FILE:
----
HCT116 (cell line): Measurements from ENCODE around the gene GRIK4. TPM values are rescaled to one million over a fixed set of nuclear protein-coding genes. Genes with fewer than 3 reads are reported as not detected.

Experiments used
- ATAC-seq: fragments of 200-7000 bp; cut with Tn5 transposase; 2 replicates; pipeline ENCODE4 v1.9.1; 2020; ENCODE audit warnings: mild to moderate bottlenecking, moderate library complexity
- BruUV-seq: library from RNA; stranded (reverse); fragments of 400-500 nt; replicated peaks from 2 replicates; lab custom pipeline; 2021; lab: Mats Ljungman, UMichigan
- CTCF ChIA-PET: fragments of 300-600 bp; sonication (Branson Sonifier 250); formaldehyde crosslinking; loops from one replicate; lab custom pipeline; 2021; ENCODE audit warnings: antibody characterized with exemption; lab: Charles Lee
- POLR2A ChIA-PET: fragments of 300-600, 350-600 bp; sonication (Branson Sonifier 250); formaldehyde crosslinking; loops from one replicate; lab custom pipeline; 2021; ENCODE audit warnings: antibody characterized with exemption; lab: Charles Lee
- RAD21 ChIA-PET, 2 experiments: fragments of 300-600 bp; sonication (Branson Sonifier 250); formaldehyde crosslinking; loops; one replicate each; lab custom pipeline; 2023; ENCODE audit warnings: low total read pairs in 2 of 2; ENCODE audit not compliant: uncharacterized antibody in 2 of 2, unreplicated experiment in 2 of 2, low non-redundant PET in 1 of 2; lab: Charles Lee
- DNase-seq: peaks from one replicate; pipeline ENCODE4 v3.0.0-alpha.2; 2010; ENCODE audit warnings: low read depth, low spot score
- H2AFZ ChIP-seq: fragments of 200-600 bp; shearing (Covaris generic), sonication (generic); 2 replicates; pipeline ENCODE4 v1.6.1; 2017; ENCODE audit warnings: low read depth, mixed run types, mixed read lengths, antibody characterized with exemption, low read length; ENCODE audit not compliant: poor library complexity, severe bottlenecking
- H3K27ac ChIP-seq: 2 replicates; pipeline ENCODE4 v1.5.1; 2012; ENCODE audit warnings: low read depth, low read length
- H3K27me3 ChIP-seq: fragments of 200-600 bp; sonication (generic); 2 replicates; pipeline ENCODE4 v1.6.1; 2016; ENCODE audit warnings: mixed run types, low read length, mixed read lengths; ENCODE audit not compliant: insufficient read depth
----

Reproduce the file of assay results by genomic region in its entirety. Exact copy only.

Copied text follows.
HCT116 (cell line): Measurements from ENCODE around the gene GRIK4. TPM values are rescaled to one million over a fixed set of nuclear protein-coding genes. Genes with fewer than 3 reads are reported as not detected.

Experiments used
- ATAC-seq: fragments of 200-7000 bp; cut with Tn5 transposase; 2 replicates; pipeline ENCODE4 v1.9.1; 2020; ENCODE audit warnings: mild to moderate bottlenecking, moderate library complexity
- BruUV-seq: library from RNA; stranded (reverse); fragments of 400-500 nt; replicated peaks from 2 replicates; lab custom pipeline; 2021; lab: Mats Ljungman, UMichigan
- CTCF ChIA-PET: fragments of 300-600 bp; sonication (Branson Sonifier 250); formaldehyde crosslinking; loops from one replicate; lab custom pipeline; 2021; ENCODE audit warnings: antibody characterized with exemption; lab: Charles Lee
- POLR2A ChIA-PET: fragments of 300-600, 350-600 bp; sonication (Branson Sonifier 250); formaldehyde crosslinking; loops from one replicate; lab custom pipeline; 2021; ENCODE audit warnings: antibody characterized with exemption; lab: Charles Lee
- RAD21 ChIA-PET, 2 experiments: fragments of 300-600 bp; sonication (Branson Sonifier 250); formaldehyde crosslinking; loops; one replicate each; lab custom pipeline; 2023; ENCODE audit warnings: low total read pairs in 2 of 2; ENCODE audit not compliant: uncharacterized antibody in 2 of 2, unreplicated experiment in 2 of 2, low non-redundant PET in 1 of 2; lab: Charles Lee
- DNase-seq: peaks from one replicate; pipeline ENCODE4 v3.0.0-alpha.2; 2010; ENCODE audit warnings: low read depth, low spot score
- H2AFZ ChIP-seq: fragments of 200-600 bp; shearing (Covaris generic), sonication (generic); 2 replicates; pipeline ENCODE4 v1.6.1; 2017; ENCODE audit warnings: low read depth, mixed run types, mixed read lengths, antibody characterized with exemption, low read length; ENCODE audit not compliant: poor library complexity, severe bottlenecking
- H3K27ac ChIP-seq: 2 replicates; pipeline ENCODE4 v1.5.1; 2012; ENCODE audit warnings: low read depth, low read length
- H3K27me3 ChIP-seq: fragments of 200-600 bp; sonication (generic); 2 replicates; pipeline ENCODE4 v1.6.1; 2016; ENCODE audit warnings: mixed run types, low read length, mixed read lengths; ENCODE audit not compliant: insufficient read depth